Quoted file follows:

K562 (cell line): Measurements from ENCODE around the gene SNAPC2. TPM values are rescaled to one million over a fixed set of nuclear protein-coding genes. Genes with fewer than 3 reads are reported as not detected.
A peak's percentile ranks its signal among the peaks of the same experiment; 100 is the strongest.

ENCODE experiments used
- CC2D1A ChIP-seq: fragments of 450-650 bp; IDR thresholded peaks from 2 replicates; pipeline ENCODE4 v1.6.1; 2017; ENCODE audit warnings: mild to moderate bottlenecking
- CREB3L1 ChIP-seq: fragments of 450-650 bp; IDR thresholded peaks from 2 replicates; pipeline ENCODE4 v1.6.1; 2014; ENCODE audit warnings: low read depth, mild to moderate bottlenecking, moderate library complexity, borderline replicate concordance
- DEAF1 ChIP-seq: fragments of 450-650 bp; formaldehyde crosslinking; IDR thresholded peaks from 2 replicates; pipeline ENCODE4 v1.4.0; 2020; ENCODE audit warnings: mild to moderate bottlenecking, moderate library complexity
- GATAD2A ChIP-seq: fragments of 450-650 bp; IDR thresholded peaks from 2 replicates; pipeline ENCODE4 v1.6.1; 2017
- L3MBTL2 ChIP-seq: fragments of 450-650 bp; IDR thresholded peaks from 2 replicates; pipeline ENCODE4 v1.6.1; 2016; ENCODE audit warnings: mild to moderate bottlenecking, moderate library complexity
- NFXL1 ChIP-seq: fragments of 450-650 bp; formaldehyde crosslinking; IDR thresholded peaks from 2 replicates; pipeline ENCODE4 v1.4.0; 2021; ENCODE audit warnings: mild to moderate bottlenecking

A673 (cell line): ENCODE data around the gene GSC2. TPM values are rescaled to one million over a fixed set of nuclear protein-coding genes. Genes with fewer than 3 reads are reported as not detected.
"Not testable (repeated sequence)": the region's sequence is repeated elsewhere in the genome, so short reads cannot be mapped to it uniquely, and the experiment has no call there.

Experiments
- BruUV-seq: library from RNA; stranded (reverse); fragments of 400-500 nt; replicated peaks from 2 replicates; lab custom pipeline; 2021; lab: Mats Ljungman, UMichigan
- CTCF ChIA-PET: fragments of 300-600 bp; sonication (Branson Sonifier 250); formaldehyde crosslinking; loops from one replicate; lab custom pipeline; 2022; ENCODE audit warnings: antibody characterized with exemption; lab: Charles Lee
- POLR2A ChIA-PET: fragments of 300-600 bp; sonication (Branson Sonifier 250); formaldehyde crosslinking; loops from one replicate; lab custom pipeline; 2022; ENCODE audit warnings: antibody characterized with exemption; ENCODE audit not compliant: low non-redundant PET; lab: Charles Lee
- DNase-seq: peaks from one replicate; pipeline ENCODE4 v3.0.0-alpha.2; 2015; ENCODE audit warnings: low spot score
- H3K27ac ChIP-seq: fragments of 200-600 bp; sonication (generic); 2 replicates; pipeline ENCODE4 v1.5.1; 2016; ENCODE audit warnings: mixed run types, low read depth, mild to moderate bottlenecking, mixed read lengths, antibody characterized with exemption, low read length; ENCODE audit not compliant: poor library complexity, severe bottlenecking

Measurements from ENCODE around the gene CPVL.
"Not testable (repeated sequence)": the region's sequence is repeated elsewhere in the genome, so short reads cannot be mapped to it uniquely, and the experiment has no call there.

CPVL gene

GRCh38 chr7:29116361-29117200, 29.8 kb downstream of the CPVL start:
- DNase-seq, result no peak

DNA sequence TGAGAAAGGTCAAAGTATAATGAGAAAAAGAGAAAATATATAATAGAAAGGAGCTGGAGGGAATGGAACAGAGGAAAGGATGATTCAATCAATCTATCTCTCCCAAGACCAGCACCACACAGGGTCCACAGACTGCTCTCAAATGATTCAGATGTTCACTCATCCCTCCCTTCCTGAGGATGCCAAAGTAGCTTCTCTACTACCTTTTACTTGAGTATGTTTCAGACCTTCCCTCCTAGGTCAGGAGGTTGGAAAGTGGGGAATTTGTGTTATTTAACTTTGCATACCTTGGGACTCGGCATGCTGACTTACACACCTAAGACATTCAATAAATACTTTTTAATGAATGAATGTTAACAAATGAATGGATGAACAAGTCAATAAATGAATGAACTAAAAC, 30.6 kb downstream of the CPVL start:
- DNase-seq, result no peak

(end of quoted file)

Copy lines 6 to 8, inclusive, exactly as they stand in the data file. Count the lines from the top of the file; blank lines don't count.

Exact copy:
- DEAF1 ChIP-seq: fragments of 450-650 bp; formaldehyde crosslinking; IDR thresholded peaks from 2 replicates; pipeline ENCODE4 v1.4.0; 2020; ENCODE audit warnings: mild to moderate bottlenecking, moderate library complexity
- GATAD2A ChIP-seq: fragments of 450-650 bp; IDR thresholded peaks from 2 replicates; pipeline ENCODE4 v1.6.1; 2017
- L3MBTL2 ChIP-seq: fragments of 450-650 bp; IDR thresholded peaks from 2 replicates; pipeline ENCODE4 v1.6.1; 2016; ENCODE audit warnings: mild to moderate bottlenecking, moderate library complexity